Fr. La Colombiere was active in the apostolate with the conviction that he was the instrument of God's work: "To do much for God, one must belong entirely to him'' (ibid., n. 37). Prayer, he also said, is "the only way ... to have God united to us so that we may do something for his glory'' (ibid., n. 52). In the apostolate fruits and success come less from personal abilities than from fidelity to the divine will and openness to his action.
Saint Claude spread devotion to Sacred Heart
5. This pure-hearted and free religious was prepared to understand and to preach the message that the Heart of Jesus was entrusting to Sr. Margaret Mary Alacoque at the same time. Paray-le-Monial, in our eyes, would be the most fruitful stage in Claude La Colombiere's very short journey. He came to this town, long rich for its tradition of religious life, to have a providential meeting with the humble Visitandine engaged in constant dialogue with her "divine Master'', who promised her "the delights of [his] pure love.'' He found her to be a religious who ardently desired the "all-pure cross'' ( Memoire, n. 49) and who offered her penance and sorrows without hesitation.
Fr. La Colombiere, with highly reliable discernment, straightaway authenticated the mystical experience of this "beloved disciple [of the] Sacred Heart'' (ibid., n. 54), with whom he had a beautiful spiritual kinship. He received from her the message which would have great repercussions: "Behold the Heart which has so loved men that it spared nothing to exhaust and consume itself in testimony of its love'' ( Retraites, n. 135). The Lord asked that a feast be established to honour his Heart and that a "reparation of honour'' be made to him in Eucharistic communion. Margaret Mary passed on to "the faithful servant and perfect friend'', whom she recognized in Fr. La Colombiere, the mission of "establishing this devotion and of giving this pleasure to my divine Heart'' (ibid.). Claude, in the years left to him, interiorized these "infinite riches''. His spiritual life then developed in the perspective of the "reparation'' and "infinite mercy'' so underscored at Paray. He gave himself completely to the Sacred Heart "ever burning with love''. Even in trials he practiced forgetfulness of self in order to attain purity of love and to raise the world to God. Sensing his own weakness, he gave himself over to the power of grace: "Accomplish your will in me, Lord.... It belongs to you to do everything, divine Heart of Jesus Christ'' (ibid., Offrande, n. 152).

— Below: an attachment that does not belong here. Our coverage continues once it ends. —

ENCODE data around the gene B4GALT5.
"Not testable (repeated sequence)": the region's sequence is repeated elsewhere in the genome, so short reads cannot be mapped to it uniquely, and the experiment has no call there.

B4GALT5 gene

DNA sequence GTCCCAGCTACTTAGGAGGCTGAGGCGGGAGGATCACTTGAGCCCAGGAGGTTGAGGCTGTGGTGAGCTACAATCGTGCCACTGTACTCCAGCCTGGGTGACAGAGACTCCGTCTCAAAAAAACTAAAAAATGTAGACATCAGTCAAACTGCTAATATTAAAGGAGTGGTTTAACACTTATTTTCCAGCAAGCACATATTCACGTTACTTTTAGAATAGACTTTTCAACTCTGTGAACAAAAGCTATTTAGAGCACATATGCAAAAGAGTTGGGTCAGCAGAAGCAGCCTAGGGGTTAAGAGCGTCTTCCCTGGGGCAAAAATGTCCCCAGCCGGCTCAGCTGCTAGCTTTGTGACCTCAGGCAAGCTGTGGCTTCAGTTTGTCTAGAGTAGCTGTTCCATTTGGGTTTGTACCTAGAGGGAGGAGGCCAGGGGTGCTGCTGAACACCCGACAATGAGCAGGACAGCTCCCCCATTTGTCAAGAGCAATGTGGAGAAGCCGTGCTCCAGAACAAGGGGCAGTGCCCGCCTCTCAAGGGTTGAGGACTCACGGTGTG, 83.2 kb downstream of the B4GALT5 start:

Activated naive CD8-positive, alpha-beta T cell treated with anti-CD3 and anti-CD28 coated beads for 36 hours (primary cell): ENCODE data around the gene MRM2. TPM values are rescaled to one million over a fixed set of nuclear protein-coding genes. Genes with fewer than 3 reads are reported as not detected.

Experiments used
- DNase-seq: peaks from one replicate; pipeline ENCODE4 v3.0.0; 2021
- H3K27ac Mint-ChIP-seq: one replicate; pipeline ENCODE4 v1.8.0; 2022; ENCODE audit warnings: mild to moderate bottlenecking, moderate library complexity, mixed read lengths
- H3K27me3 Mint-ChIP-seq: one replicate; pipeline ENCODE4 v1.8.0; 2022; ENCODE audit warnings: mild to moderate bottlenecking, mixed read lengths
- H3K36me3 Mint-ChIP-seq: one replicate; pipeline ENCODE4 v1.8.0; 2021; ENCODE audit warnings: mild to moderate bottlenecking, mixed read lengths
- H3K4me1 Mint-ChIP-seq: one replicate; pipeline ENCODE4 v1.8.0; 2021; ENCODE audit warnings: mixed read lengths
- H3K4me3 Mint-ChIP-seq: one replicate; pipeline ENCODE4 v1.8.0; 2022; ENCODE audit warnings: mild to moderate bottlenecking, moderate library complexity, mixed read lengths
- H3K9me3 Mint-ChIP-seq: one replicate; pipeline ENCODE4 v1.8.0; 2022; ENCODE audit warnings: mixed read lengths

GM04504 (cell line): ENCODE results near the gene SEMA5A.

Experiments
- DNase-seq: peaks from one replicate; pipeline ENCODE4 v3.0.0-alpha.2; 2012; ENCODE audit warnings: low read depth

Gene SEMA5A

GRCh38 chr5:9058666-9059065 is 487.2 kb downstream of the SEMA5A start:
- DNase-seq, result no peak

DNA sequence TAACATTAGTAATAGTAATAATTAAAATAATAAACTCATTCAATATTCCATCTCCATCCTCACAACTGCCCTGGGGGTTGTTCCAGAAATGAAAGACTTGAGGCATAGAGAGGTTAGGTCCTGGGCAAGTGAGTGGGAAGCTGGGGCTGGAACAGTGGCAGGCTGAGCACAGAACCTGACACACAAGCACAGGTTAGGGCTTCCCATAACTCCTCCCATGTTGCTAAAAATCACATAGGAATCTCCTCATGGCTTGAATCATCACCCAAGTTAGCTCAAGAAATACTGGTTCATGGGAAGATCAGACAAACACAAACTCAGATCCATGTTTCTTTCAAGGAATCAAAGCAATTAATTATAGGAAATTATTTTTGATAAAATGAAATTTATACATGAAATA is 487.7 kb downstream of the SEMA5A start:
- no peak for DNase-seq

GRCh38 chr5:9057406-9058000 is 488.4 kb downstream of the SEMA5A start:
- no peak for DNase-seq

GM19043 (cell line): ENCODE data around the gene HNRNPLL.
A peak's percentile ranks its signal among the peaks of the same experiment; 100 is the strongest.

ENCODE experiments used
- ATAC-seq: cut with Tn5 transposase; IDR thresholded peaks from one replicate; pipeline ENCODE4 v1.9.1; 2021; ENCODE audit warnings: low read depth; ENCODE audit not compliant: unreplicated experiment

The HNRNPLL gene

6. The past three centuries allow us to evaluate the importance of the message which was entrusted to Claude La Colombiere. In a period of contrast between the fervor of some and the indifference or impiety of many, here is a devotion centred on the humanity of Christ, on his presence, on his love of mercy and on forgiveness. The call to "reparation'', characteristic of Paray-le-Monial, can be variously understood, but essentially it is a matter of sinners, which all human beings are, returning to the Lord, touched by his love, and offering a more intense fidelity in the future, a life aflame with charity. If there is solidarity in sin, there is also solidarity in salvation. The offering of each is made for the good of all. Following the example of Claude La Colombiere, the faithful understand that such a spiritual attitude can only be the action of Christ in them, shown through Eucharistic communion: to receive in their heart the Heart of Christ and to be united to the sacrifice which he alone can offer worthily to the Father.
Devotion to the Heart of Christ would be a source of balance and spiritual strengthening for Christian communities so often faced with increasing unbelief over the coming centuries: an impersonal conception of God will spread; individuals, moving away from a personal encounter with Christ and the sources of grace, will want to be the sole masters of their history and to become a law unto themselves, to the point of being ruthless in pursuing their own ambitions. The message of Paray, accessible to the humble as well as to the great of this world, answers such aberrations by clarifying the relationship of the human person with God and with the world of the light which comes from the heart of God: in conformity with the Church's Tradition, it turns his gaze towards the cross of the world's Redeemer, towards "him whom they have pierced'' (Jn 19:37).